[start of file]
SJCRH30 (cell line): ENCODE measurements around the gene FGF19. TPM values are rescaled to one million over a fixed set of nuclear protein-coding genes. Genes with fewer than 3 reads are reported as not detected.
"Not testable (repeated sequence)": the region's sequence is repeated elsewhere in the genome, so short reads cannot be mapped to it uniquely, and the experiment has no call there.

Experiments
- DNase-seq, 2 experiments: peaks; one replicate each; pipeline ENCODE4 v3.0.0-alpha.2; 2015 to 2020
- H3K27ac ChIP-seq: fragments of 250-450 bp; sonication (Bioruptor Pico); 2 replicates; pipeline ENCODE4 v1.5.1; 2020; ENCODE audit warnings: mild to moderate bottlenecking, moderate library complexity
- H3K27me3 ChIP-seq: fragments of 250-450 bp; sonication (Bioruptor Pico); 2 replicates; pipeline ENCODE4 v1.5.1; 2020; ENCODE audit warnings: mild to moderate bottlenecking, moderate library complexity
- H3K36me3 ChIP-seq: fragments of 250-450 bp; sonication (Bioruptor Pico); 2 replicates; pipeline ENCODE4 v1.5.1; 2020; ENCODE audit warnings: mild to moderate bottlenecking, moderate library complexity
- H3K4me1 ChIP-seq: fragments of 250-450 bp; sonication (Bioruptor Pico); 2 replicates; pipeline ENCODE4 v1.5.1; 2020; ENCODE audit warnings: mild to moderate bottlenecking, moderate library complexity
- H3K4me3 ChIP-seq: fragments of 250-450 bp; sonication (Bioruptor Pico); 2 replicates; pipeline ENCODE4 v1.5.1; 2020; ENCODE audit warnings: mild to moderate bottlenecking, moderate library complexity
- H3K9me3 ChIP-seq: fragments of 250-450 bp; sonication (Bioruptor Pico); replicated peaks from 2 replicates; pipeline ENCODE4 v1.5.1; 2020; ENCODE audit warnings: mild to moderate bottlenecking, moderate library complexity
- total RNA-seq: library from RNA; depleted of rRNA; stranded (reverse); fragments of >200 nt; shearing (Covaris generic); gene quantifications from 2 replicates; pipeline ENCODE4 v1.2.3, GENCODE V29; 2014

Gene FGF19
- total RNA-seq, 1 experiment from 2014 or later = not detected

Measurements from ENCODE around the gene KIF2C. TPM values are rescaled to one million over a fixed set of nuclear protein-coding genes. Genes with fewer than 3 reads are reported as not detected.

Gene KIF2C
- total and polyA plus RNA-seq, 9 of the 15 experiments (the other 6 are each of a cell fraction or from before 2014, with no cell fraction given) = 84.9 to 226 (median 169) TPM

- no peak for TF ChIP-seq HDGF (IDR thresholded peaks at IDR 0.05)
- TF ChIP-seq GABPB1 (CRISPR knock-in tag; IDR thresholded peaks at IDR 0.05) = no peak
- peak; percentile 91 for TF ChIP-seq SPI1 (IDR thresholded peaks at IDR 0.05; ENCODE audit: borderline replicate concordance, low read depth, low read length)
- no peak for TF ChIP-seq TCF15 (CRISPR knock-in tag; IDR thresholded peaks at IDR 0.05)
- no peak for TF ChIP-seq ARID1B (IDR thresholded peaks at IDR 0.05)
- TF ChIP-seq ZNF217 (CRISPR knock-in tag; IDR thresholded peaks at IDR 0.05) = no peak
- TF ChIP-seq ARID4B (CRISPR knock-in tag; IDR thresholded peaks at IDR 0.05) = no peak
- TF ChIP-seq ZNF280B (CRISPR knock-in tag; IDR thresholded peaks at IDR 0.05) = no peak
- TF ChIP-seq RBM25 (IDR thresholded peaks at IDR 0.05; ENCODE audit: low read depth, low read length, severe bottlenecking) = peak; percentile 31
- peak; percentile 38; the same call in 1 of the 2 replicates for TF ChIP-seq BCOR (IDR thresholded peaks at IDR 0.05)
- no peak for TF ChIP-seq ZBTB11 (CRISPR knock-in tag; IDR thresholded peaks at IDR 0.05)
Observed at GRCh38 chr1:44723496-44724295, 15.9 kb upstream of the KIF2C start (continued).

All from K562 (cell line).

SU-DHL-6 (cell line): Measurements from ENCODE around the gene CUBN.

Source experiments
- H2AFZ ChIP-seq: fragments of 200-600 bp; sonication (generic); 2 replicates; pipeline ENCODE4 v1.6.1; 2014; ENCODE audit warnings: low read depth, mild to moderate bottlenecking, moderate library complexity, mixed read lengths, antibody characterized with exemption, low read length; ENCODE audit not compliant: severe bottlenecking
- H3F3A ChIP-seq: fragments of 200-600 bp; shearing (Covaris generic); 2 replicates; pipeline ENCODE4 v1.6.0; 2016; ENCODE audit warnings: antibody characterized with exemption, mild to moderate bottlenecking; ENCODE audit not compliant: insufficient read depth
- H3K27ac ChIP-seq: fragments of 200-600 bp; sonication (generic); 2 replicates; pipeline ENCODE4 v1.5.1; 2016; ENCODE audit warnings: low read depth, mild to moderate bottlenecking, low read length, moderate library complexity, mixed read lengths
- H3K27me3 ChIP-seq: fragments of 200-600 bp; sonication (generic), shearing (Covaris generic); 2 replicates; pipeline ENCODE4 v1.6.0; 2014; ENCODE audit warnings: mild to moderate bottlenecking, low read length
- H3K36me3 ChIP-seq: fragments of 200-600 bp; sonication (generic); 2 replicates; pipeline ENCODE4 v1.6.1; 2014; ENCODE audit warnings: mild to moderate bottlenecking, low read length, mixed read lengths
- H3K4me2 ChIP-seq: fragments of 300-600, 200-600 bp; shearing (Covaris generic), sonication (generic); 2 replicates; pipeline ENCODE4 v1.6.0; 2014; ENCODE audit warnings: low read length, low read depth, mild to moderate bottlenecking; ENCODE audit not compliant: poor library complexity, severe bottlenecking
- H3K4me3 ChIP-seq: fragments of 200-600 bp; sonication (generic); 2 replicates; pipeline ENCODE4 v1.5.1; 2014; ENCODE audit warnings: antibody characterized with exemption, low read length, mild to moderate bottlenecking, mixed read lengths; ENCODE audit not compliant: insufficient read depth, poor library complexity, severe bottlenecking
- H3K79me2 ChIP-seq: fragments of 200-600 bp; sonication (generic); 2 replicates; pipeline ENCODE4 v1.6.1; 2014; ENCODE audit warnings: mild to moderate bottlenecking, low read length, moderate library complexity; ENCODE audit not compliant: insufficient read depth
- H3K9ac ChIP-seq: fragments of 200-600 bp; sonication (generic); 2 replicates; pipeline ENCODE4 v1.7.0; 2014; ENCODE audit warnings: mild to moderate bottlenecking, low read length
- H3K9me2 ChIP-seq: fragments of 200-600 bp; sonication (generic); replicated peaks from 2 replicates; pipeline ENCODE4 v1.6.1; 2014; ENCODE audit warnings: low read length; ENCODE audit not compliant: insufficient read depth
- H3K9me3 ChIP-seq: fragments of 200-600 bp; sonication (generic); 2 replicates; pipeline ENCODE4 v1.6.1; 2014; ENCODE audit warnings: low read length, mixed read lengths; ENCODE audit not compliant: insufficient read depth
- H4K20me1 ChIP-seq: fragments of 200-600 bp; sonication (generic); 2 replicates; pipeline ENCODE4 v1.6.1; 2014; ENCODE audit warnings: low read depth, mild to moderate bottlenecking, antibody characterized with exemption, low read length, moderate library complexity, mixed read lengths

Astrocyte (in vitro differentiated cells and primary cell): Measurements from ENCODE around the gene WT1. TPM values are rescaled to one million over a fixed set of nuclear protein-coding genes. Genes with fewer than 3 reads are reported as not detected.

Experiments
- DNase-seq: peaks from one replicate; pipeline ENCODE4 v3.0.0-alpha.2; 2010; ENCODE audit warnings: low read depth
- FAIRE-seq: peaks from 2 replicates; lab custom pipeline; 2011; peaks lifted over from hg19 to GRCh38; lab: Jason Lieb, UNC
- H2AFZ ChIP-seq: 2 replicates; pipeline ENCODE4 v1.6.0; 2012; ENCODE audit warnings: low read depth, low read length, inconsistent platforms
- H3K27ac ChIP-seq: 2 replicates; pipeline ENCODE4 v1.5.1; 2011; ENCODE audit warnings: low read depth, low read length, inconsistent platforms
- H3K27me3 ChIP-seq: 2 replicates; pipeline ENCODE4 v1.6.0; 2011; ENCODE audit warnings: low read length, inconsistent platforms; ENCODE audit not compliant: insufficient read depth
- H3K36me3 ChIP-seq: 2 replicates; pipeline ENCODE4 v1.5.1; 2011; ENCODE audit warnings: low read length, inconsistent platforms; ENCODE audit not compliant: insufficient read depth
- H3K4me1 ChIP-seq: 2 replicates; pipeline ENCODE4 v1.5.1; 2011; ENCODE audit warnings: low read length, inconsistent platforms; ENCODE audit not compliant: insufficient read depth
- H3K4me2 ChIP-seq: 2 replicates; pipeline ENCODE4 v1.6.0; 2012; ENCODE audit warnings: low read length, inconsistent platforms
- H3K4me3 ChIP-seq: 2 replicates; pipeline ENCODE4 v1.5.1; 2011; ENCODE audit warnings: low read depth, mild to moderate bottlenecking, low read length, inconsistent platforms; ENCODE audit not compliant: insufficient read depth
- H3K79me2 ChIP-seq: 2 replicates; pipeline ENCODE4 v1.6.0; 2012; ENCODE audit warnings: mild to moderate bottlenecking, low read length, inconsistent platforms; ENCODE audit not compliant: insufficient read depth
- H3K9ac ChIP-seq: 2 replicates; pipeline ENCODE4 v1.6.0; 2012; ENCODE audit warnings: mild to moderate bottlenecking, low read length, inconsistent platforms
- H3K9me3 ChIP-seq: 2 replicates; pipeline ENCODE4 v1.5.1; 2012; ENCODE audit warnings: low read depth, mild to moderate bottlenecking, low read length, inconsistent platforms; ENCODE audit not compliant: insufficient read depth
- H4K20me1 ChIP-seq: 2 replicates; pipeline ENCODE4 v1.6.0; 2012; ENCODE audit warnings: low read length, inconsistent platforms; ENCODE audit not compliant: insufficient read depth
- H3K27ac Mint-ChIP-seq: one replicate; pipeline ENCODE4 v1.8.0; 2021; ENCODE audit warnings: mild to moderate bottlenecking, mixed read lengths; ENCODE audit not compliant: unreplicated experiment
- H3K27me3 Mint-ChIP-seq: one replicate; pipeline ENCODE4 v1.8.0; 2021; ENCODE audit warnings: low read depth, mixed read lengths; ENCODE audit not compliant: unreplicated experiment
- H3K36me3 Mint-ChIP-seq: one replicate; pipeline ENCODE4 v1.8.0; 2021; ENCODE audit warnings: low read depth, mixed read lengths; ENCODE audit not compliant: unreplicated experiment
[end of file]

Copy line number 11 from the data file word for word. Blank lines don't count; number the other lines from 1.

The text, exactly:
- total RNA-seq: library from RNA; depleted of rRNA; stranded (reverse); fragments of >200 nt; shearing (Covaris generic); gene quantifications from 2 replicates; pipeline ENCODE4 v1.2.3, GENCODE V29; 2014